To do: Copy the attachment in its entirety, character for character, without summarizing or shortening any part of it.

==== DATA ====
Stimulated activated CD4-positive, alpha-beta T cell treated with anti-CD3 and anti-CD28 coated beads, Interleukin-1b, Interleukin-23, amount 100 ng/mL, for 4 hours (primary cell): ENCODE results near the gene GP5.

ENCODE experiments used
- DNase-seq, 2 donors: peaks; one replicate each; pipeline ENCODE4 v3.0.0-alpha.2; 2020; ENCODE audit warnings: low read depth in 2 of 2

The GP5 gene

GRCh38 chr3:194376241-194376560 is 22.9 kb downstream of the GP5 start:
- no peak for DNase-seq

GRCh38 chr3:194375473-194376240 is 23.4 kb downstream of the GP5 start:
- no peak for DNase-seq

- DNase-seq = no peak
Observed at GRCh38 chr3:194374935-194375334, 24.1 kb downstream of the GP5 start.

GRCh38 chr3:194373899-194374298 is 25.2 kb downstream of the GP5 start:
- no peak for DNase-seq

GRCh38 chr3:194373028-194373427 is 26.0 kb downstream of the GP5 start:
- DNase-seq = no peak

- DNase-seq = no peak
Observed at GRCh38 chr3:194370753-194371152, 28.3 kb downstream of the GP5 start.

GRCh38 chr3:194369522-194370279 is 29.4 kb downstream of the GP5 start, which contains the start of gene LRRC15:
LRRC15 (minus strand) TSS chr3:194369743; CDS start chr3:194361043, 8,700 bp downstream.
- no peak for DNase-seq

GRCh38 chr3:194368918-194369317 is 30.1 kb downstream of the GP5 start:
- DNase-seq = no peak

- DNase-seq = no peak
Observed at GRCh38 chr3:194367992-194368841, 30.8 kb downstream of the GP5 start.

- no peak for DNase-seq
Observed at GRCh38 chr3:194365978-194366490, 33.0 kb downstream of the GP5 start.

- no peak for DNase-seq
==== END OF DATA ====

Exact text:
Stimulated activated CD4-positive, alpha-beta T cell treated with anti-CD3 and anti-CD28 coated beads, Interleukin-1b, Interleukin-23, amount 100 ng/mL, for 4 hours (primary cell): ENCODE results near the gene GP5.

ENCODE experiments used
- DNase-seq, 2 donors: peaks; one replicate each; pipeline ENCODE4 v3.0.0-alpha.2; 2020; ENCODE audit warnings: low read depth in 2 of 2

The GP5 gene

GRCh38 chr3:194376241-194376560 is 22.9 kb downstream of the GP5 start:
- no peak for DNase-seq

GRCh38 chr3:194375473-194376240 is 23.4 kb downstream of the GP5 start:
- no peak for DNase-seq

- DNase-seq = no peak
Observed at GRCh38 chr3:194374935-194375334, 24.1 kb downstream of the GP5 start.

GRCh38 chr3:194373899-194374298 is 25.2 kb downstream of the GP5 start:
- no peak for DNase-seq

GRCh38 chr3:194373028-194373427 is 26.0 kb downstream of the GP5 start:
- DNase-seq = no peak

- DNase-seq = no peak
Observed at GRCh38 chr3:194370753-194371152, 28.3 kb downstream of the GP5 start.

GRCh38 chr3:194369522-194370279 is 29.4 kb downstream of the GP5 start, which contains the start of gene LRRC15:
LRRC15 (minus strand) TSS chr3:194369743; CDS start chr3:194361043, 8,700 bp downstream.
- no peak for DNase-seq

GRCh38 chr3:194368918-194369317 is 30.1 kb downstream of the GP5 start:
- DNase-seq = no peak

- DNase-seq = no peak
Observed at GRCh38 chr3:194367992-194368841, 30.8 kb downstream of the GP5 start.

- no peak for DNase-seq
Observed at GRCh38 chr3:194365978-194366490, 33.0 kb downstream of the GP5 start.

- no peak for DNase-seq